Month: May 2016

One strategy to avoid micro-managing

I often blog about the perils of micro-managing, most recently Perfectionists are micro-managers (and lousy leaders) and Here’s what micro-managers shouldn’t do.  Today, I thought I’d offer up another proven idea to avoid the trap of micro-managing – participate, at least to some degree, in the training of your employees.  Think about it, the necessity […]

Leaders, do you solicit and listen to negative feedback?

I’ve often blogged about how leaders can give negative feedback more effectively (including this post: Five things every leader should know about giving negative feedback).  But a recent event caused me to consider how good leaders are at soliciting and listening to negative feedback. Only the wearer knows where the shoe pinches. My dad used […]

Analyst versus leader – it’s important to know the difference

Back in December 2012, I penned this post titled You can’t read the label from inside the bottle, which highlighted the danger of getting bogged downed in the details instead of seeking a big picture view  Recently, I observed an interaction between a supervisor and one of his employees that brought this issue to mind […]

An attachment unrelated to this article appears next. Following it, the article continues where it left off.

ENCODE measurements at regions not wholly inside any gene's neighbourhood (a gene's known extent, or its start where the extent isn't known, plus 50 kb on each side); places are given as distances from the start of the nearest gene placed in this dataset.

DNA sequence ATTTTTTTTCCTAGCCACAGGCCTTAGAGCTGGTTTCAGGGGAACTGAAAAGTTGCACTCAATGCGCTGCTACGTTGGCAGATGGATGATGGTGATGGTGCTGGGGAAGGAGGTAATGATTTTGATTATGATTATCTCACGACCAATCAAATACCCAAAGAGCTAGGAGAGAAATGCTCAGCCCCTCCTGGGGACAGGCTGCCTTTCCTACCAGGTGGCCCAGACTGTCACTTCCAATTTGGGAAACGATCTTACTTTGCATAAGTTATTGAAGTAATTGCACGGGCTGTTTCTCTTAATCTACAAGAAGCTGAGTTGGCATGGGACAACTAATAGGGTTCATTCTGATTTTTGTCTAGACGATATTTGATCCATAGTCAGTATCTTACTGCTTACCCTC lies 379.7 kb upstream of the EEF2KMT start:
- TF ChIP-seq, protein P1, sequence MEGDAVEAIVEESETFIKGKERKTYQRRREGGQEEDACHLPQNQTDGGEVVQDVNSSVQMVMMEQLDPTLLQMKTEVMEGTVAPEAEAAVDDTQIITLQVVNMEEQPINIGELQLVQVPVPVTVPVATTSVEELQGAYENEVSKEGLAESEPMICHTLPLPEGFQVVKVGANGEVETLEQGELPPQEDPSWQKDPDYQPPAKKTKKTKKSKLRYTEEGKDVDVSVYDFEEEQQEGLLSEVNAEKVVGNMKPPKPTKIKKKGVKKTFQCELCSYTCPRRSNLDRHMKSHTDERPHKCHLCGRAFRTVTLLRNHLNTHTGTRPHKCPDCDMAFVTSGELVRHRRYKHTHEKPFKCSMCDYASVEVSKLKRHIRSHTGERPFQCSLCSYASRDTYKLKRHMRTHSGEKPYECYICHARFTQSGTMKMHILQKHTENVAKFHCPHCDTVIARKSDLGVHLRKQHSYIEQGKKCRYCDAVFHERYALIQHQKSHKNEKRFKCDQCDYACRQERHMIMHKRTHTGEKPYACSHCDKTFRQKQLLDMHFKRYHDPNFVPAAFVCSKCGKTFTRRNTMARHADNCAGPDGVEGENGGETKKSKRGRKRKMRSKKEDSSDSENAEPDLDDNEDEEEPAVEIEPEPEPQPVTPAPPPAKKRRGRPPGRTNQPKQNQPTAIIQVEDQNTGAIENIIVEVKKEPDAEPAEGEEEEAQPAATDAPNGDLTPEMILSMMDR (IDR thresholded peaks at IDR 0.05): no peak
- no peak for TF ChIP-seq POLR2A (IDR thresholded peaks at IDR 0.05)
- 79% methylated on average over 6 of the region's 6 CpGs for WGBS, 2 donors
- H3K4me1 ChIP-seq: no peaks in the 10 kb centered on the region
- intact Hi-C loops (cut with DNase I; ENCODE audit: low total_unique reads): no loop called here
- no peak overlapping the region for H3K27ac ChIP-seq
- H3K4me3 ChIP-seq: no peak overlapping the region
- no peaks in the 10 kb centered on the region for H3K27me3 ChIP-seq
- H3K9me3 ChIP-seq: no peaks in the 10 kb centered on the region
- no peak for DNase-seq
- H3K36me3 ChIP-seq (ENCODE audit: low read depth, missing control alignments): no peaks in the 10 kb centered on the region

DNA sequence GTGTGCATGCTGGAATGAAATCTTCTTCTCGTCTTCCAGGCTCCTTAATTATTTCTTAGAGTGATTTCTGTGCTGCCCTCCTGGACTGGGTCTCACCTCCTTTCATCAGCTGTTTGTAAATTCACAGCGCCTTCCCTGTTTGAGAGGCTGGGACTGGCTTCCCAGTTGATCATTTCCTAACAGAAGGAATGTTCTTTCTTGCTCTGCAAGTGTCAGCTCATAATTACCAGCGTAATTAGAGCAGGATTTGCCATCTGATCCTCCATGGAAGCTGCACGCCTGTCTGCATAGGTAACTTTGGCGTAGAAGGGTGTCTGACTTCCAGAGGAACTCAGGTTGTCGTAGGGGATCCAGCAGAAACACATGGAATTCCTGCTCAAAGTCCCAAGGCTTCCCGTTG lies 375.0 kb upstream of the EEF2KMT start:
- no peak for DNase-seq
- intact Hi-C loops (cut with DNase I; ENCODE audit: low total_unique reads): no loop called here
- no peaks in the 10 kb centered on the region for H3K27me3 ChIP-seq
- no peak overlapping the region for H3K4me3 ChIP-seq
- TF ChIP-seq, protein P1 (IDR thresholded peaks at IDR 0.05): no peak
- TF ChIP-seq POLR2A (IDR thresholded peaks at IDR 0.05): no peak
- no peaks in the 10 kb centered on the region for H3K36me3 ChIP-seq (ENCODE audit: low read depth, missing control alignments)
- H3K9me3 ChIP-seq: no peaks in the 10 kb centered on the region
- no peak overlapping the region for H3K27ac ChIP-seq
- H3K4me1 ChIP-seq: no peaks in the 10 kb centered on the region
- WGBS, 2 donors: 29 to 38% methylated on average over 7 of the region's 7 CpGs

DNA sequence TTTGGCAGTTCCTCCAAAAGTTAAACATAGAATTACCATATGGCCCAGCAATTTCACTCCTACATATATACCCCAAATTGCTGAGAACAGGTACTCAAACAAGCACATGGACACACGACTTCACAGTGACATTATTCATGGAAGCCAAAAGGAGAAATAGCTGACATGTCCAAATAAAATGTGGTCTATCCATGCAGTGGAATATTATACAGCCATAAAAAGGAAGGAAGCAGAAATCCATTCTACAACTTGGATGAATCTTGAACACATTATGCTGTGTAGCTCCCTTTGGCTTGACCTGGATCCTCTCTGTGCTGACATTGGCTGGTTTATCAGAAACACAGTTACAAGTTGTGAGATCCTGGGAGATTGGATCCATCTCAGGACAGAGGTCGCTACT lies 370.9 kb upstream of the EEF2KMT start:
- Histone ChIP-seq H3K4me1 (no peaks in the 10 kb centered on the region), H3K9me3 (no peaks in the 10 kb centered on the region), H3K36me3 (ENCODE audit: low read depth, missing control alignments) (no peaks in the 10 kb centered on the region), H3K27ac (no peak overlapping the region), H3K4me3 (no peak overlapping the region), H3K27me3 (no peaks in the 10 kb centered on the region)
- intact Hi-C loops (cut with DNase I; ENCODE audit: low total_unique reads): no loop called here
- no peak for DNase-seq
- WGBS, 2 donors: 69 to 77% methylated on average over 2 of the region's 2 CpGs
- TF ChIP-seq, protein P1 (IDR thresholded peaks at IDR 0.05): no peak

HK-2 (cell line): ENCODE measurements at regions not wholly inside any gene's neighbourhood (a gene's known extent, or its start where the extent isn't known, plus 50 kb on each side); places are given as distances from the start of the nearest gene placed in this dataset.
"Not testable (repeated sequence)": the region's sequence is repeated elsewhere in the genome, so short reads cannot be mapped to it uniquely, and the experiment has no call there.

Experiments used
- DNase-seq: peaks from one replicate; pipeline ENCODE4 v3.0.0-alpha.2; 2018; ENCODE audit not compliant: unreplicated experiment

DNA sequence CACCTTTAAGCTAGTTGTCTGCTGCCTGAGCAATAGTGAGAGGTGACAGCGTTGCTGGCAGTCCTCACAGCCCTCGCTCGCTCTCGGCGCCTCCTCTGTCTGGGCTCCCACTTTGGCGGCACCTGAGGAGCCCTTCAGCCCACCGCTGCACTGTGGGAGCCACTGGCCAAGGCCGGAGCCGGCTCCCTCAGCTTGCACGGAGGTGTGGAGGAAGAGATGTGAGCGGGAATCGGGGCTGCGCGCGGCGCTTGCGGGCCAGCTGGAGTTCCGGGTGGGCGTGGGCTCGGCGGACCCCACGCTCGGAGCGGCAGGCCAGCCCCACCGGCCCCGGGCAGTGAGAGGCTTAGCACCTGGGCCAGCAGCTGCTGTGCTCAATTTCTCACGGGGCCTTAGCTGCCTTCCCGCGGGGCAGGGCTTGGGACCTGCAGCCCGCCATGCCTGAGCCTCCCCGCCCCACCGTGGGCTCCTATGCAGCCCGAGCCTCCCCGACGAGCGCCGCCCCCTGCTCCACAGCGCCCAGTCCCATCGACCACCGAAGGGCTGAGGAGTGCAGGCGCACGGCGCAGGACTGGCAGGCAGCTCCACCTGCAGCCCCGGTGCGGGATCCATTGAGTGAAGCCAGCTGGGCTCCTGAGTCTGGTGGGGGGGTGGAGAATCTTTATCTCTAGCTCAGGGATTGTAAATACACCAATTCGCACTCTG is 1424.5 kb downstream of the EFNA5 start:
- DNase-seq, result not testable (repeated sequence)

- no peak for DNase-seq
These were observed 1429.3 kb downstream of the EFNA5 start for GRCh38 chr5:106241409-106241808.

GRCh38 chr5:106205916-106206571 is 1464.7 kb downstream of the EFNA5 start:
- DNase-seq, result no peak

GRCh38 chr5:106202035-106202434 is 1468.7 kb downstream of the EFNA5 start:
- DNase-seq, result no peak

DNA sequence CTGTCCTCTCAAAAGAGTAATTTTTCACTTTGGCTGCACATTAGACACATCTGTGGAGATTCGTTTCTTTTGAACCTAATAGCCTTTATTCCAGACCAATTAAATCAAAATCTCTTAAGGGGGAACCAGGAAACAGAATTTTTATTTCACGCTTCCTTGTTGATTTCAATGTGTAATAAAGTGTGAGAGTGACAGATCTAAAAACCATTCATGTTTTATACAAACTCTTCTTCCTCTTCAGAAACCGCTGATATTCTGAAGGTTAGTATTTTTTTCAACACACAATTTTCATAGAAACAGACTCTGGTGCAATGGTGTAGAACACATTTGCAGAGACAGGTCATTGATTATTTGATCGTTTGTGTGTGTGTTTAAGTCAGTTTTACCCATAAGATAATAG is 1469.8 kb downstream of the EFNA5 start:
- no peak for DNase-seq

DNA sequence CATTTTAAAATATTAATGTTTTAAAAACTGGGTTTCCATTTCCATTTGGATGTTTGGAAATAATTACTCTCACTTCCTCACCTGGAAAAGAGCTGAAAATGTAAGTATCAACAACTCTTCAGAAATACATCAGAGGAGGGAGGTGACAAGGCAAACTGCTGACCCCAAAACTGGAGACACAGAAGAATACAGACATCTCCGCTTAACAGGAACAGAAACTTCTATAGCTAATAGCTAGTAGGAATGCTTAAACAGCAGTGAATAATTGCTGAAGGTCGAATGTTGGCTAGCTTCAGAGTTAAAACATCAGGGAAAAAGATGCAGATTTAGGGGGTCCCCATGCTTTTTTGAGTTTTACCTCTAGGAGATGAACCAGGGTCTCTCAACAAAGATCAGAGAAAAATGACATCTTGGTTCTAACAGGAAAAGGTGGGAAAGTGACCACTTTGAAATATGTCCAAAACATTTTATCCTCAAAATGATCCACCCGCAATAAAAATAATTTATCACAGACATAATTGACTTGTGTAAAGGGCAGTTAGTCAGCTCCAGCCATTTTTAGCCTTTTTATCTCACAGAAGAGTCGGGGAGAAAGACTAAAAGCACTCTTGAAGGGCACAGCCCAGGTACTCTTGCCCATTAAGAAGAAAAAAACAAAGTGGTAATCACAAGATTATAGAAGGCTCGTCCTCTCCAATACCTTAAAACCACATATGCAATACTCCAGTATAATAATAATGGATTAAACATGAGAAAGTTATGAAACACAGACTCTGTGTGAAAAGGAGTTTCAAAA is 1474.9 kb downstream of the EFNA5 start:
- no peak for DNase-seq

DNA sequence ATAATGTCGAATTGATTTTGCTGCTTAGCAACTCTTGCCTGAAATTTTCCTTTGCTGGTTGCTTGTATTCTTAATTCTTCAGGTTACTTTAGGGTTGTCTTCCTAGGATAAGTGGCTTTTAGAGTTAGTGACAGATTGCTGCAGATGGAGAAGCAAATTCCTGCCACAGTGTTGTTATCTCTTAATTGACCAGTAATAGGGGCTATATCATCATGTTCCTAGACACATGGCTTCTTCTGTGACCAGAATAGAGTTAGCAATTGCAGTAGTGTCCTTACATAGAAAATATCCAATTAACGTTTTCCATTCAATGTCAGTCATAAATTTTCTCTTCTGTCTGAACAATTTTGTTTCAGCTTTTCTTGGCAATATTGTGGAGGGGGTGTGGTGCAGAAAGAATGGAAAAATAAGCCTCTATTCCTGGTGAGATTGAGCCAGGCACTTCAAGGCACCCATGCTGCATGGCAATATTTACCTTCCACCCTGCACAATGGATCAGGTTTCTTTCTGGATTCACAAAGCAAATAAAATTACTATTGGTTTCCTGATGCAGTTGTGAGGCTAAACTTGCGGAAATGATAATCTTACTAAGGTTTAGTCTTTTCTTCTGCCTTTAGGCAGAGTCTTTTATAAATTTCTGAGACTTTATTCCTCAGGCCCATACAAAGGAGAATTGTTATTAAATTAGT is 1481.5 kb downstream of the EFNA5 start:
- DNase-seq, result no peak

I versus We – both are powerful in different situations

In my leadership and communication programs, I often teach how to use “I” language to reduce defensiveness in others, particularly when trying to convey a message that may be perceived as negative.   “I” language is a very powerful communication tool in certain situations, but I am often asked – Why not “we”?  Good question!  So […]

Positive change doesn’t come from watching, it comes from doing

I often blog about the difficulties that arise when trying to make positive change, both at a personal and professional level, most recently in this post – Leading change you don’t agree with? Rise above your emotions.  So here is yet another viewpoint on this continuing leadership challenge. Has this ever happened to you? You […]